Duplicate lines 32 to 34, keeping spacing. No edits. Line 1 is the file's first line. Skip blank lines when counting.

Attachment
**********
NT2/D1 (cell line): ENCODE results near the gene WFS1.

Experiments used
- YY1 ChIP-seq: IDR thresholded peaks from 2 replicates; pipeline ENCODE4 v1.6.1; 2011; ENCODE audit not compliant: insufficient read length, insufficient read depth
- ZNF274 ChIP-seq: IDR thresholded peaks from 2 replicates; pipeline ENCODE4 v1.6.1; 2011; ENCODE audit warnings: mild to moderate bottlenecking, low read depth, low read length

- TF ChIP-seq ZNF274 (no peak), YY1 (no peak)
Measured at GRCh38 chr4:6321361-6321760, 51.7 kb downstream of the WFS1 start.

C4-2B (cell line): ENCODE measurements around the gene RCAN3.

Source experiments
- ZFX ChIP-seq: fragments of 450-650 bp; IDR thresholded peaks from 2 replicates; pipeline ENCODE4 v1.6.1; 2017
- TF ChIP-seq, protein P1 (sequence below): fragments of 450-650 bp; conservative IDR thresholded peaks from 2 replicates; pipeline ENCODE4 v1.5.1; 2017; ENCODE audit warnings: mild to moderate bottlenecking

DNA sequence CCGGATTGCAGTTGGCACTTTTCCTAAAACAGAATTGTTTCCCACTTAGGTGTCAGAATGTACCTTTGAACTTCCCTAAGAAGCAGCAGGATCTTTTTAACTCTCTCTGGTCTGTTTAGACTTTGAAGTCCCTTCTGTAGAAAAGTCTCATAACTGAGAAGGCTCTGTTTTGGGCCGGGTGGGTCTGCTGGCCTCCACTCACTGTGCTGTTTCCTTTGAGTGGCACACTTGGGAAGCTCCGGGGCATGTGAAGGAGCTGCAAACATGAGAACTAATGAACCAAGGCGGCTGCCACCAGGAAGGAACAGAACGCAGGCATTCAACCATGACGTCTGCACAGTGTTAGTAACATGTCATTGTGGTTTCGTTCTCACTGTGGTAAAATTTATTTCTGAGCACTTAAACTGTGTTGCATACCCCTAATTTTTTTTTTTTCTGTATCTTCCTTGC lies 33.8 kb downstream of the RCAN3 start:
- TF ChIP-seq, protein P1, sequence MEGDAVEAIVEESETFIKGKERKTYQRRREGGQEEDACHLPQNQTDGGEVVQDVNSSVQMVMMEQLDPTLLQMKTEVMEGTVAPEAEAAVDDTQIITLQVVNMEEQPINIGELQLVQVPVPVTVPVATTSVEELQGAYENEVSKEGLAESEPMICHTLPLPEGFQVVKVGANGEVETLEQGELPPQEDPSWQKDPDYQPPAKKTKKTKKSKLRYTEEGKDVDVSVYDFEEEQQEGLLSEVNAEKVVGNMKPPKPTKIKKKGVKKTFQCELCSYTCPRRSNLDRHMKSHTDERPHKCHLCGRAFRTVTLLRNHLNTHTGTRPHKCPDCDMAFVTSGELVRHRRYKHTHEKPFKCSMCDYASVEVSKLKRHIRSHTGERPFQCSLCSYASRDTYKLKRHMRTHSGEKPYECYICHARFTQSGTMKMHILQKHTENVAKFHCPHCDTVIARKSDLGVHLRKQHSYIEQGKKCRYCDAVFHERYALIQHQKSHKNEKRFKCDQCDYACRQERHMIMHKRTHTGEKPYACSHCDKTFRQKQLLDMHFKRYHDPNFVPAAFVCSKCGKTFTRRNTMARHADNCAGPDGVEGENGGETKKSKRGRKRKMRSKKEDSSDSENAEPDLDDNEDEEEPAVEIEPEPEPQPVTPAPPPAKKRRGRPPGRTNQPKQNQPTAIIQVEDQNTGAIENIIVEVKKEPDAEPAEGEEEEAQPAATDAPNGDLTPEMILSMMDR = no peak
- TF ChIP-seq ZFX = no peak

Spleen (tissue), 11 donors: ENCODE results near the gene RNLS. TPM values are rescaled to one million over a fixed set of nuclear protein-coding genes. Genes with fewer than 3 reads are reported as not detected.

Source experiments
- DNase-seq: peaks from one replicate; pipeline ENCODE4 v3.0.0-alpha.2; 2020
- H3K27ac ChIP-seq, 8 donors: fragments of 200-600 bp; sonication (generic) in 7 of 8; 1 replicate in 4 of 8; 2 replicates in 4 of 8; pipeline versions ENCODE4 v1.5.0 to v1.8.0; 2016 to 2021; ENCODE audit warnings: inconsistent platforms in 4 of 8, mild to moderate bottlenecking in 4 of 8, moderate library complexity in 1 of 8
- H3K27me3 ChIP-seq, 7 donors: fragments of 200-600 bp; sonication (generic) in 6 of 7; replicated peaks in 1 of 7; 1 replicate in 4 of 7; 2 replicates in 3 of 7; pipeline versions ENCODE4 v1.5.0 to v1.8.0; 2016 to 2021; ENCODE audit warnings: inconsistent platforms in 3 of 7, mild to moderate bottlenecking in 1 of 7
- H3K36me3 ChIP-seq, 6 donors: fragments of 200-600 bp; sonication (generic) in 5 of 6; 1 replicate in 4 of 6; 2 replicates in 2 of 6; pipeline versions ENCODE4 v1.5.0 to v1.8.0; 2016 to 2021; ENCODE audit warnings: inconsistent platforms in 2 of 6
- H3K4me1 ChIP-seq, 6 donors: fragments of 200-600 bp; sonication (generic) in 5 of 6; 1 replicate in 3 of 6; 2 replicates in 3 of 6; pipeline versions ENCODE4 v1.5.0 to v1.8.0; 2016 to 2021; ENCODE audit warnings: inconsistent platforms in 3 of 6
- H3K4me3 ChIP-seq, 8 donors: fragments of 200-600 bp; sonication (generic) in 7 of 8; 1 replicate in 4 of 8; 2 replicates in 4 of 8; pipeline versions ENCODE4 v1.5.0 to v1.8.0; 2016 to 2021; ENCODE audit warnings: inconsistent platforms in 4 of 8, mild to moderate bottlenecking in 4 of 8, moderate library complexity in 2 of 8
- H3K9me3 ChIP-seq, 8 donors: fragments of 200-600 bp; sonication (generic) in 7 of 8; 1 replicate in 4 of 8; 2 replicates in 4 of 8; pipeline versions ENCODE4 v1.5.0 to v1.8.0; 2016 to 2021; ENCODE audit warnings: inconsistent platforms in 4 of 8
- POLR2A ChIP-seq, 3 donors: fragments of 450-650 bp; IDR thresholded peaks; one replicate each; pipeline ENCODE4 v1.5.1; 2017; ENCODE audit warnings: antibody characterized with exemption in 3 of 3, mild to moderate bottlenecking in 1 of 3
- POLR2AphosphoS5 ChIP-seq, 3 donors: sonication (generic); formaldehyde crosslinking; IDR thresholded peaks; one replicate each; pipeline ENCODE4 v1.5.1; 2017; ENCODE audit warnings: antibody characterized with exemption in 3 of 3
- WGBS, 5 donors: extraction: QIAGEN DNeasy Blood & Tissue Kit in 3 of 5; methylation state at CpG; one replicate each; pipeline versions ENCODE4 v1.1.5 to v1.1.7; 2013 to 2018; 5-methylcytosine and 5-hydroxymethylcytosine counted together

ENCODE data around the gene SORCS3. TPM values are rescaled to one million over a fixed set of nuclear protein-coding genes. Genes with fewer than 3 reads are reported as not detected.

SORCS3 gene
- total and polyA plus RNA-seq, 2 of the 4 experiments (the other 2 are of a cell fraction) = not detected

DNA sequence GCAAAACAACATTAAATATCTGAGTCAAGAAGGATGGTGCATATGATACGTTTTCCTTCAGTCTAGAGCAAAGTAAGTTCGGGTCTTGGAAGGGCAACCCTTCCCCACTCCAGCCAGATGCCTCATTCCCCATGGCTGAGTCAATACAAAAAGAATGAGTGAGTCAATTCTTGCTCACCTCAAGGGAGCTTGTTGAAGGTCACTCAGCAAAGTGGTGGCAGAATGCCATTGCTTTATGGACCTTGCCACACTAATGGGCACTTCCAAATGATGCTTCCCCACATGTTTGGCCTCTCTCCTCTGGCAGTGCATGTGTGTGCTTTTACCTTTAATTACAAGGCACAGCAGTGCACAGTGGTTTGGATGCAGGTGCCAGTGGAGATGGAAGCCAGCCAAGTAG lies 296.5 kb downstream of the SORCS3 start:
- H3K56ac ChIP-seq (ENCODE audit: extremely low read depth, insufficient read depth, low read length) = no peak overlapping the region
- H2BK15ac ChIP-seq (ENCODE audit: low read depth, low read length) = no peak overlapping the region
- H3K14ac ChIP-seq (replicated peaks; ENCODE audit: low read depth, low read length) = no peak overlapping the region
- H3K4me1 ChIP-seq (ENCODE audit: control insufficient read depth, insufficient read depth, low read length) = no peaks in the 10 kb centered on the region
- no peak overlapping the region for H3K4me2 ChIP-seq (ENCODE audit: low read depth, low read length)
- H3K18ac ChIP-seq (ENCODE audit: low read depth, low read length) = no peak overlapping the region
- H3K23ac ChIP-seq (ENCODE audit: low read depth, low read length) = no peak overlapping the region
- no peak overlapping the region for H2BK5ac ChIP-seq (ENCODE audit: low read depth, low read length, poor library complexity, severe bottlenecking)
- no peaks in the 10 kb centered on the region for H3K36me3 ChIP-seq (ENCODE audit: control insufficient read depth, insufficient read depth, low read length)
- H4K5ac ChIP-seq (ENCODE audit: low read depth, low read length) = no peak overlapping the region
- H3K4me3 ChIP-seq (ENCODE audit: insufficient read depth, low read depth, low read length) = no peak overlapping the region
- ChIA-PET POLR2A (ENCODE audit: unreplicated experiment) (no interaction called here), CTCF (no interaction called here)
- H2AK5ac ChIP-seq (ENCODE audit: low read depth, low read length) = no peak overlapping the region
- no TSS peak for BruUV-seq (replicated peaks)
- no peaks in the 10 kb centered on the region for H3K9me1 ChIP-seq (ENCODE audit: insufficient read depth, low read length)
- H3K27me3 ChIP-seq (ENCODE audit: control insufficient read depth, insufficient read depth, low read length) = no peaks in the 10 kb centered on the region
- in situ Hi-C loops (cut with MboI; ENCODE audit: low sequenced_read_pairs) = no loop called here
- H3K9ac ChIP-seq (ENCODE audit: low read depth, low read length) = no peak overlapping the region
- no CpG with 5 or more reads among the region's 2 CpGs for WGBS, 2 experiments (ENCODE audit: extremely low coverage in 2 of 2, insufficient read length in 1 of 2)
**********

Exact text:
- H3K14ac ChIP-seq (replicated peaks; ENCODE audit: low read depth, low read length) = no peak overlapping the region
- H3K4me1 ChIP-seq (ENCODE audit: control insufficient read depth, insufficient read depth, low read length) = no peaks in the 10 kb centered on the region
- no peak overlapping the region for H3K4me2 ChIP-seq (ENCODE audit: low read depth, low read length)